Psychologist Kermit Crawford, PhD, watched as a New Orleans evacuee stepped off a plane at Massachusetts's Hanscom Air Force Base, hauling a large plastic bag full of food and myriad jars of hot sauces.

Crawford asked her why she salvaged the food, rather than clothes or mementos. She smiled as she said, "As long as I can have the flavors of New Orleans's hot sauces in my food, I'll be okay."

Recognizing evacuees' efforts to salvage the remnants of their culture, like this woman's hot sauces, is among the most important facets of providing psychological first aid, says Crawford, program director of the Center for Multicultural Training in Psychology at Boston University's School of Medicine. "To think solely of the physical destruction that was done [by the storm] is to ignore the destruction of evacuees' cultural safety net," he says.

As New Orleans evacuees adjust to their newfound homes in cities and towns across the country, they have to rebuild their culture and kinship networks, Crawford says.

And when psychologist responders help those evacuee groups, like New Orleanean blacks, with their adjustment, they need to be aware of the hallmarks of those cultures, like extensive extended family networks, adds Anderson J. Franklin, PhD, a professor at the City College and Graduate Center of the City University of New York. "Responders need to understand that for many evacuees, family extends beyond blood-there's a real sense of community that is like family," he says.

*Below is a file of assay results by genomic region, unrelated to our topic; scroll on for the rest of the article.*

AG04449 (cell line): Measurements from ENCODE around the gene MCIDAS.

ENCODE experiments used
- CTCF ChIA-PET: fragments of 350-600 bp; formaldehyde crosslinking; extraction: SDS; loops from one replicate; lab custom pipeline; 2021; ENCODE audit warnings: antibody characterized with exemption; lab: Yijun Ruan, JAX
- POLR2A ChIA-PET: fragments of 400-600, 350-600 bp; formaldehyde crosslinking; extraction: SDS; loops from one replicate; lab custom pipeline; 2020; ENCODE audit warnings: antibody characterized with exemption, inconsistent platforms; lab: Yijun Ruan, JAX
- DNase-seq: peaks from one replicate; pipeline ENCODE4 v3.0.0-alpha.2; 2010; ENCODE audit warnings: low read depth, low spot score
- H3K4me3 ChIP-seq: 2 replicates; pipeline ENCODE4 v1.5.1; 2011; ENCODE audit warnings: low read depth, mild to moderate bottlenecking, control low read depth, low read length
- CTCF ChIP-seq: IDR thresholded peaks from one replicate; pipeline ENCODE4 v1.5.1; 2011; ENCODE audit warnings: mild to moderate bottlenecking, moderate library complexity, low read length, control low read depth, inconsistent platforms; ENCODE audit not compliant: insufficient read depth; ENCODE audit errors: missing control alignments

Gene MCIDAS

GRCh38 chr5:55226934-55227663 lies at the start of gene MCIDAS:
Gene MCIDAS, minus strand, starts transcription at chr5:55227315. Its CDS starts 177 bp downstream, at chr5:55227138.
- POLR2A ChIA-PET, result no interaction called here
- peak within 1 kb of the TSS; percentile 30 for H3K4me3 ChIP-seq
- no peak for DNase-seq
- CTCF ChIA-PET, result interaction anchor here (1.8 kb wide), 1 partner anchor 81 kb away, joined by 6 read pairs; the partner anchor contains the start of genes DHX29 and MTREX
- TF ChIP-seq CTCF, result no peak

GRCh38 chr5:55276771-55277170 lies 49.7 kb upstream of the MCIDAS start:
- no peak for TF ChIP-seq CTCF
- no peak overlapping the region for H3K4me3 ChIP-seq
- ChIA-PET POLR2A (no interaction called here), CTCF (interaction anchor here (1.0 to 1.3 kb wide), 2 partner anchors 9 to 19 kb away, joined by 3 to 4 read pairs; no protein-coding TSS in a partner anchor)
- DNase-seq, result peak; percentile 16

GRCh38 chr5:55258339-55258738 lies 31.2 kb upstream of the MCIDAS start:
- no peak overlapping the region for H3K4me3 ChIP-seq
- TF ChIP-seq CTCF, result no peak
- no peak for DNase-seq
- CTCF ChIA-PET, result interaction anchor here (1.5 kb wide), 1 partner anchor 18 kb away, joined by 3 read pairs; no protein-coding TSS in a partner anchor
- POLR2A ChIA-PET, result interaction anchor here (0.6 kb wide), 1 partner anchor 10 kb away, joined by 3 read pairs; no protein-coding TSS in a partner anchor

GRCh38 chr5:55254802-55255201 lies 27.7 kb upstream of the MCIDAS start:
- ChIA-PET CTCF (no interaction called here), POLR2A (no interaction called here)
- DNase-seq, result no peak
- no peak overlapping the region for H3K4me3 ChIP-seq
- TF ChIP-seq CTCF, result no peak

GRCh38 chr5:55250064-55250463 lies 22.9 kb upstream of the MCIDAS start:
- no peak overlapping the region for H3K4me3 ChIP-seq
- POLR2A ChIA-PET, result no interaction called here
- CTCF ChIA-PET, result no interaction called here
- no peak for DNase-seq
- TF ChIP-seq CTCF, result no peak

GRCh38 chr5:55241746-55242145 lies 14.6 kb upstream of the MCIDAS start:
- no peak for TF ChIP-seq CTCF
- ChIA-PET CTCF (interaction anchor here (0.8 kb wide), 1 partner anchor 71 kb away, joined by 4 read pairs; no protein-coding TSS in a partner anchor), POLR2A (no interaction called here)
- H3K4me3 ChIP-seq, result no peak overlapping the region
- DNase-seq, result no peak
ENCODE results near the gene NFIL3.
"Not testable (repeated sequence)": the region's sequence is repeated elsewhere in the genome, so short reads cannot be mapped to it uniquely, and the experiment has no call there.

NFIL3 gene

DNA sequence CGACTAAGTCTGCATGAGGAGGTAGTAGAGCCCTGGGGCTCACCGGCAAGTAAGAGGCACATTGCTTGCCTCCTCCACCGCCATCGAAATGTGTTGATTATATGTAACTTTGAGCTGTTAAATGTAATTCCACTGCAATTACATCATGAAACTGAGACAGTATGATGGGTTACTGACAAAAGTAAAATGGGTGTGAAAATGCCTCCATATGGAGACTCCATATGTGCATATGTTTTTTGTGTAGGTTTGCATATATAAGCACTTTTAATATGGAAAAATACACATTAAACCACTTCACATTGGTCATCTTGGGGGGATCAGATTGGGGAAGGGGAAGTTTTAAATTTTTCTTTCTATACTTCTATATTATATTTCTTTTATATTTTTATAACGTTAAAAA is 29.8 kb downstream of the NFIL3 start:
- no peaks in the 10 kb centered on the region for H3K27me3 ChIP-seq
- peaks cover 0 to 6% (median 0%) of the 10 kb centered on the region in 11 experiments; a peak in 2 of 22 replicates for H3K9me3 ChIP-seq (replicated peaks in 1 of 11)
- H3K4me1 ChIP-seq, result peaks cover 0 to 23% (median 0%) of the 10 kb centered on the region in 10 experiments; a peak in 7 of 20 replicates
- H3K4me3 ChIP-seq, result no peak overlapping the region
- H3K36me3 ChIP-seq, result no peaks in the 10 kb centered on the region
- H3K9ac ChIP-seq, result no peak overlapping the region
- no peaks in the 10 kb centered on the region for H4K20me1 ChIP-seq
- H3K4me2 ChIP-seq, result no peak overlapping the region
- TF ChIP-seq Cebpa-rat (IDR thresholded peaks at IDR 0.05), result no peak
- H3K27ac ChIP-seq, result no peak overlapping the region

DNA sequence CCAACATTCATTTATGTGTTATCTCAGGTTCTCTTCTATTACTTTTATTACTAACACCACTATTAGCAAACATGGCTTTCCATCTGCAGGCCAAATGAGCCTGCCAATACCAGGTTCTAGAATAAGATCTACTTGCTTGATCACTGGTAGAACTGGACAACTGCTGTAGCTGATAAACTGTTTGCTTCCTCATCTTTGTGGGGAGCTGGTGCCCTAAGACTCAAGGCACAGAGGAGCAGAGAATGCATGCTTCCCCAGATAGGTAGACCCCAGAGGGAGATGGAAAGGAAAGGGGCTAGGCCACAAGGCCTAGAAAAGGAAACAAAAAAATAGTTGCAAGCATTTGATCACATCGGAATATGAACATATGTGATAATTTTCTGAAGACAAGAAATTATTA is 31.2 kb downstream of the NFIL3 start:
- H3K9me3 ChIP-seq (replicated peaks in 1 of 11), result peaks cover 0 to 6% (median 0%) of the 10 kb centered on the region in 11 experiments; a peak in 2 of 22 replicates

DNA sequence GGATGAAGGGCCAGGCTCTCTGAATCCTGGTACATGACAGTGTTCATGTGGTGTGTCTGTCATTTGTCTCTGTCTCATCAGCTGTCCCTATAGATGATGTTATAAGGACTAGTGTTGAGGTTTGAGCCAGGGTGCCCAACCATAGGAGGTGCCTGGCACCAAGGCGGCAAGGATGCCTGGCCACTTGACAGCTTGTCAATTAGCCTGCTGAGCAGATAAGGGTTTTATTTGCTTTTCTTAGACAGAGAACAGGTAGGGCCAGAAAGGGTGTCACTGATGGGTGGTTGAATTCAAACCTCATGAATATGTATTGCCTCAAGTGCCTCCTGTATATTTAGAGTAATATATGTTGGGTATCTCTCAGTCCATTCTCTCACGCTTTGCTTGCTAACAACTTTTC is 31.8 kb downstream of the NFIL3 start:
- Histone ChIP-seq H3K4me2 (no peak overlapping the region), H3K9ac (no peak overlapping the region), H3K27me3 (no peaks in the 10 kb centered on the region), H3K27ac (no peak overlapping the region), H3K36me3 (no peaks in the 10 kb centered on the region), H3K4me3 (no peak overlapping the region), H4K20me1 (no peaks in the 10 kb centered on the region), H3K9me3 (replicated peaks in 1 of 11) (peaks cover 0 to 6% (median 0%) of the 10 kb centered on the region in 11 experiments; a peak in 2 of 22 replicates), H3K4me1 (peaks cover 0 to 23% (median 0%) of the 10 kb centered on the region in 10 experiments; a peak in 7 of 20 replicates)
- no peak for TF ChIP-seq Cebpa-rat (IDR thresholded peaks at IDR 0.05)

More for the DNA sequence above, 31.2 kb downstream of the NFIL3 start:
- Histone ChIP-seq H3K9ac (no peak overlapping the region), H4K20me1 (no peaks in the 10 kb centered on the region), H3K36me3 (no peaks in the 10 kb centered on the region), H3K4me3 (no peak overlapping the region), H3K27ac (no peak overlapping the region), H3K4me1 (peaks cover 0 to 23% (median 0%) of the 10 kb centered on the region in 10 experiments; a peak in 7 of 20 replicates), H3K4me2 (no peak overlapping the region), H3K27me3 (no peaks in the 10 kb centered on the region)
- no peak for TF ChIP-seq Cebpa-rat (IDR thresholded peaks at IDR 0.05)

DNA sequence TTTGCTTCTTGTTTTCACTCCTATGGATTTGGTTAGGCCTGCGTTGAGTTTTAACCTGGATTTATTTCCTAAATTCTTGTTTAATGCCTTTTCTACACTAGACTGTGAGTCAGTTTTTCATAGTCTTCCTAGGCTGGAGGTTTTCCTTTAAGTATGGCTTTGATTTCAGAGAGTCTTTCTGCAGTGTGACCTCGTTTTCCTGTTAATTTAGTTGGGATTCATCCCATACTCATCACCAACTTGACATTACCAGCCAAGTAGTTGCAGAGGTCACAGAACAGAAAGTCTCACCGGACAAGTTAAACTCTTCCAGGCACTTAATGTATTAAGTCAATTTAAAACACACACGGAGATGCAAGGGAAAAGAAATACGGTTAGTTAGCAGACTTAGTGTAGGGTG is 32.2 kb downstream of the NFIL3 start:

Franklin suggests that extended family provides the best means of preserving evacuees' culture, as well as one of the lone ways in which some evacuees feel secure in their new surroundings.

For instance, one woman that Crawford spoke with said her evacuation was the first time that she had left New Orleans without the 18 members of extended family.

To reach evacuees, psychological and other health-care providers must partner with social networks, such as churches, clubs and neighborhood organizations, to help restore evacuees' sense of community in their new surroundings, says Franklin.

Crawford and other responders also seek to understand the role religion plays in an evacuees' disaster response. Crawford, for example, encountered people who believed that New Orleans was hit because God enacted revenge on the city for its "unrighteous culture." But he also witnessed a strong belief that God will bring them through this, he says. "We have to factor that into our decision-making, as to what kinds of services they will take."

-Z. Stambor

Further Reading

For guidelines on providing culturally appropriate services to African Americans affected by Hurricane Katrina, visit the Association of Black Psychologists Web site at www.abpsi.org/special/hurricane-info1.htm.